Gentle Giants

Sunfish are the largest bony fish in the ocean. They can grow up to 3m in length and approximately 2000kg in weight. Ocean sunfish are found in all the oceans of the world, excluding the icy polar seas.

There are two species of sunfish found in the waters surrounding Cape Town: the ocean sunfish (Mola mola) and the sharptail sunfish (Masturus lanceolatus). Sharptail sunfishes are found only in warmer waters, thus they are extremely rare in the local waters.

In recent years, a number of slender sunfish (Ranzania laevis) have also washed up on Cape Town beaches. These sunfish are believed to be the rarest of all sunfish species. Only ocean sunfishes (Mola mola) have been displayed in the Two Oceans Aquarium.

The Two Oceans Aquarium assists international researchers of sunfish with the collection of DNA samples when Aquarium staff come across a sunfish in Cape Town waters.

An ocean sunfish, spotted in Granger Bay. Photo courtesy Marius Acker

Interesting facts about these gentle giants:

  • Sunfishes are so called because of their habit of drifting at the surface as if basking in the sun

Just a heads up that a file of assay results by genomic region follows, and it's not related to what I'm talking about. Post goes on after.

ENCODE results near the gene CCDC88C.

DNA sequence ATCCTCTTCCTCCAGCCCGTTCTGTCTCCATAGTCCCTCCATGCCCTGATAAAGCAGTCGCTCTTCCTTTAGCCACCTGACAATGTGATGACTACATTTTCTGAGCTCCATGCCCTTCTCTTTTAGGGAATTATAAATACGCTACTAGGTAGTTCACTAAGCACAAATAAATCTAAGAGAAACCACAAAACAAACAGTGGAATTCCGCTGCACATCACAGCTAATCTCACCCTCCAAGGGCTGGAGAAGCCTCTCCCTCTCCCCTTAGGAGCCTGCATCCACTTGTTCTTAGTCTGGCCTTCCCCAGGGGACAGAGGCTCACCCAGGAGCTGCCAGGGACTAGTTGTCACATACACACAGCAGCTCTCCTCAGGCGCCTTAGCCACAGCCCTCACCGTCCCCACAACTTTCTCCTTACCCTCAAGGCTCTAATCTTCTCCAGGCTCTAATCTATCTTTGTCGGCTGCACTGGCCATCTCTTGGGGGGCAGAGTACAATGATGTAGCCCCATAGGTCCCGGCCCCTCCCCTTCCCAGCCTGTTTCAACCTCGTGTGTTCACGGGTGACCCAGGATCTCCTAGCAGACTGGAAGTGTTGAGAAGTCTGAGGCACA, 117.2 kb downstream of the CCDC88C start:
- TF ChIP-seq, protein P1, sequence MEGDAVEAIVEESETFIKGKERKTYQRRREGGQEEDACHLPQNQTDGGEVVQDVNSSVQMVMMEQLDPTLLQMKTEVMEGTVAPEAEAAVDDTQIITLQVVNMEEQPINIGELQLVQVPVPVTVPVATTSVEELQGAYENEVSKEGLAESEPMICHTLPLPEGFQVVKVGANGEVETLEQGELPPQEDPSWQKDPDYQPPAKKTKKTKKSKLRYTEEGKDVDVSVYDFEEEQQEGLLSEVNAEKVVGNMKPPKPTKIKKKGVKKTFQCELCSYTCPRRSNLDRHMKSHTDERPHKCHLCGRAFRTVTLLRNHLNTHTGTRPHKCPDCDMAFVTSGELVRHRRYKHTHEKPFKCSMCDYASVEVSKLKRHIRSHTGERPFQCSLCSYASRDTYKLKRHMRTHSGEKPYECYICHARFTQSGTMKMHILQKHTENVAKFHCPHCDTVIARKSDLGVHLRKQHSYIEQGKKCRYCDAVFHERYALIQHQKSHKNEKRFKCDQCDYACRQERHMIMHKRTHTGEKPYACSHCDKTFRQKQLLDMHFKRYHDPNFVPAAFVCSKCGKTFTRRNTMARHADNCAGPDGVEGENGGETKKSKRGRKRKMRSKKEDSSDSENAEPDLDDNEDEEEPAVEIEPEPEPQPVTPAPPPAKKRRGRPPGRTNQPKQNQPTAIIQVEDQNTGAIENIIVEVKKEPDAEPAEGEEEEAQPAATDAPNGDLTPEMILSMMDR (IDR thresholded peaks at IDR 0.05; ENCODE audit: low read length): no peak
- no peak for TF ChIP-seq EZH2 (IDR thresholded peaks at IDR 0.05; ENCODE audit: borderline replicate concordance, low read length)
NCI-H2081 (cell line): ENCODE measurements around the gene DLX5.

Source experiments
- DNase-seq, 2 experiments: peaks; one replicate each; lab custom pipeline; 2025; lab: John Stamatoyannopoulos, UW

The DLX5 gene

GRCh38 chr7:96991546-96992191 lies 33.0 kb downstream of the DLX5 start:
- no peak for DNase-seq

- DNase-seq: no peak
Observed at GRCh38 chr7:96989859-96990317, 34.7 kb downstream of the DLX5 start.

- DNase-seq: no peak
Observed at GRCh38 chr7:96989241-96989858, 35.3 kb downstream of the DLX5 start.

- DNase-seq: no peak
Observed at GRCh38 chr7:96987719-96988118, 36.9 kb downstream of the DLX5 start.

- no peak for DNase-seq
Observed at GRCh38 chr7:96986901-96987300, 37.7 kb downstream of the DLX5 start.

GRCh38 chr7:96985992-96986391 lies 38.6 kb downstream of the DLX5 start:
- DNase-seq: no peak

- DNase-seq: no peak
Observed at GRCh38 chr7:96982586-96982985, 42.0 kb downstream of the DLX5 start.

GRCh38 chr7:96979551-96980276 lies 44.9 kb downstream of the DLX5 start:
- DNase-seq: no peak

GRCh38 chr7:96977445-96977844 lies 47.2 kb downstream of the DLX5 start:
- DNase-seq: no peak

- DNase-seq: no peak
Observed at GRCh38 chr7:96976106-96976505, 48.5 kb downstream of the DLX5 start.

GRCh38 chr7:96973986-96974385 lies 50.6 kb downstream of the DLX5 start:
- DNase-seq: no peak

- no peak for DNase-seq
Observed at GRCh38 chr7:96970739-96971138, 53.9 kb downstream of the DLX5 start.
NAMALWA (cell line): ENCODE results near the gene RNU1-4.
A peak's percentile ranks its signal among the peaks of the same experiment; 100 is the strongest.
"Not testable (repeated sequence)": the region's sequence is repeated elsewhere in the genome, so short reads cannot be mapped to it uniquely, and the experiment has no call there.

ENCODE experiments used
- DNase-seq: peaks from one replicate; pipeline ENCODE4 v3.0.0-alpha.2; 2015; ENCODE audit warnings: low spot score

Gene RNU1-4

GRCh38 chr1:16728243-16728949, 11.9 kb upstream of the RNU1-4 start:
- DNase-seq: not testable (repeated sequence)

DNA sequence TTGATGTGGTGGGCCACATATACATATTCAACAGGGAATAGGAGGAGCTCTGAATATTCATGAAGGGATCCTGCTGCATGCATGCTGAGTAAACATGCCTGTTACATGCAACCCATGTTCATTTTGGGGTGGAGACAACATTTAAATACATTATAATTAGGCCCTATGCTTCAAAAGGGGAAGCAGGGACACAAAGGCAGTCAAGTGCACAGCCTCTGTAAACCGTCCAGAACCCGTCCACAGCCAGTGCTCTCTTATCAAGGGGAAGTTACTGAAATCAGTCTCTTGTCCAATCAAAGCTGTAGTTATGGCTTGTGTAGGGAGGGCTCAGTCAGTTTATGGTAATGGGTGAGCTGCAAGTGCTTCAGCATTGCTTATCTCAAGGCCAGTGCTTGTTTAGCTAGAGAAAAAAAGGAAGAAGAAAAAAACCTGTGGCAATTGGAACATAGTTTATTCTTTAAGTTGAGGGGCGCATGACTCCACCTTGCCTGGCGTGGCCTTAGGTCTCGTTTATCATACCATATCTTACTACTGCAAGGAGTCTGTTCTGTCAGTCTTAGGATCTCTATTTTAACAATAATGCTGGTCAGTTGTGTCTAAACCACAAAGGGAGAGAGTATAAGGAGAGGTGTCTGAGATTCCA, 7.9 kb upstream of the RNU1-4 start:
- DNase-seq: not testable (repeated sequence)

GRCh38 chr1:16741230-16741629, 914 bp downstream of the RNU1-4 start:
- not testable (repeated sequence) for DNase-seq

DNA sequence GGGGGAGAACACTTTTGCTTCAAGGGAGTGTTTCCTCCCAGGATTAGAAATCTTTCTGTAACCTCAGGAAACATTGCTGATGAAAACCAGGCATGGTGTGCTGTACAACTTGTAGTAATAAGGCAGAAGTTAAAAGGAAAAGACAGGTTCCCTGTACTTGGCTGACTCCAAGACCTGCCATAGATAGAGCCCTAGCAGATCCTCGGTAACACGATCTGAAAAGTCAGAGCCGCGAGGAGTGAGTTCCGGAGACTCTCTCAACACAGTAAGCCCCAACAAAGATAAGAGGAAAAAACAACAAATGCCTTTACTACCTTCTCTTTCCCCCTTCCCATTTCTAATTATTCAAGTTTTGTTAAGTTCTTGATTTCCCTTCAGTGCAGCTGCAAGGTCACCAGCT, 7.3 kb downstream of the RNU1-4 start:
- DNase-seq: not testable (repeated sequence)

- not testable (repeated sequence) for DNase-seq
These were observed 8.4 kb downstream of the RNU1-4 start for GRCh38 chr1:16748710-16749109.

• Sunfishes do not have tails as other fishes do – the caudal (tail) fin has been replaced by a rudder-like structure. The ocean sunfish has a rounded, wavy rudder. The sharptail’s rudder, as the name suggests, has a distinct point
  • All sunfishes have small mouths and the teeth are fused together in each jaw, forming a beak like that of a parrot. The beak is internal and hidden from view
  • Sunfishes feed on jellies. It is remarkable that an animal that grows to such a large size subsists on a diet with very little nutritional value
  • Sunfishes are not considered edible as they consist mainly of cartilage and gristle and their flesh is soft and insipid. Also, the skin is extremely rough, similar to sandpaper in texture
  • They are the most fertile of all fishes, producing up to 300 million tiny eggs
  • The name ‘mola’ is derived from the Latin word for millstone because of their similar shape
Aquarist Nicholas Nicholle rescues a sunfish from dry dock

See also

Download a research paper about sunfish that appeared in the Journal of Experimental Marine Biology and Ecology: